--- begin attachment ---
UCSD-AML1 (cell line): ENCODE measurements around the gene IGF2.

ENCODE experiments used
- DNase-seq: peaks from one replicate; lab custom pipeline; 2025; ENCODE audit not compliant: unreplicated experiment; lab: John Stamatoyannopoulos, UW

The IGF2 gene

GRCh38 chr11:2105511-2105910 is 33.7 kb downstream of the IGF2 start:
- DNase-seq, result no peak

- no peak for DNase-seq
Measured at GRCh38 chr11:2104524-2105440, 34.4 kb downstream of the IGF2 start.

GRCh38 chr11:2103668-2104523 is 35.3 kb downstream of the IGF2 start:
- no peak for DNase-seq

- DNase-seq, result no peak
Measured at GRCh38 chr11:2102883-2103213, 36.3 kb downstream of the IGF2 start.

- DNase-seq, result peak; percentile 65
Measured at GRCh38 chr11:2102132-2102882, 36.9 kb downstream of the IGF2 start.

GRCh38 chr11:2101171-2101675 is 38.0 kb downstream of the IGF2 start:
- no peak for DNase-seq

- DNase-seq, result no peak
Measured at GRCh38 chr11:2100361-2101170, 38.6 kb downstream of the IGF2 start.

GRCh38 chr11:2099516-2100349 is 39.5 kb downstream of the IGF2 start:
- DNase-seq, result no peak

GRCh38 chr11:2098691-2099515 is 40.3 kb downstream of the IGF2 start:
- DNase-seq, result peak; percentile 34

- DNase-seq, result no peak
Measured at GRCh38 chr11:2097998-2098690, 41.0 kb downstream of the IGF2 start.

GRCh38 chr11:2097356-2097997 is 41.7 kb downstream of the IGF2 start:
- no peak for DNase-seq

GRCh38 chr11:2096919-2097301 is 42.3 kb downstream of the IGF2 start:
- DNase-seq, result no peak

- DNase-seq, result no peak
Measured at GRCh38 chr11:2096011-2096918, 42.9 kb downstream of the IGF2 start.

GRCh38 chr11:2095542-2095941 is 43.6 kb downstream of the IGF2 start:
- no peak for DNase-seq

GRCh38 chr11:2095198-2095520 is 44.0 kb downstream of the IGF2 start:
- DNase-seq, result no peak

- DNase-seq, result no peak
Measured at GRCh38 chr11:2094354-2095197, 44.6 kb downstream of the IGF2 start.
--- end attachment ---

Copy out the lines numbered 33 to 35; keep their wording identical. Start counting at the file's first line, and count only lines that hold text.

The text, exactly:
GRCh38 chr11:2095198-2095520 is 44.0 kb downstream of the IGF2 start:
- DNase-seq, result no peak

- DNase-seq, result no peak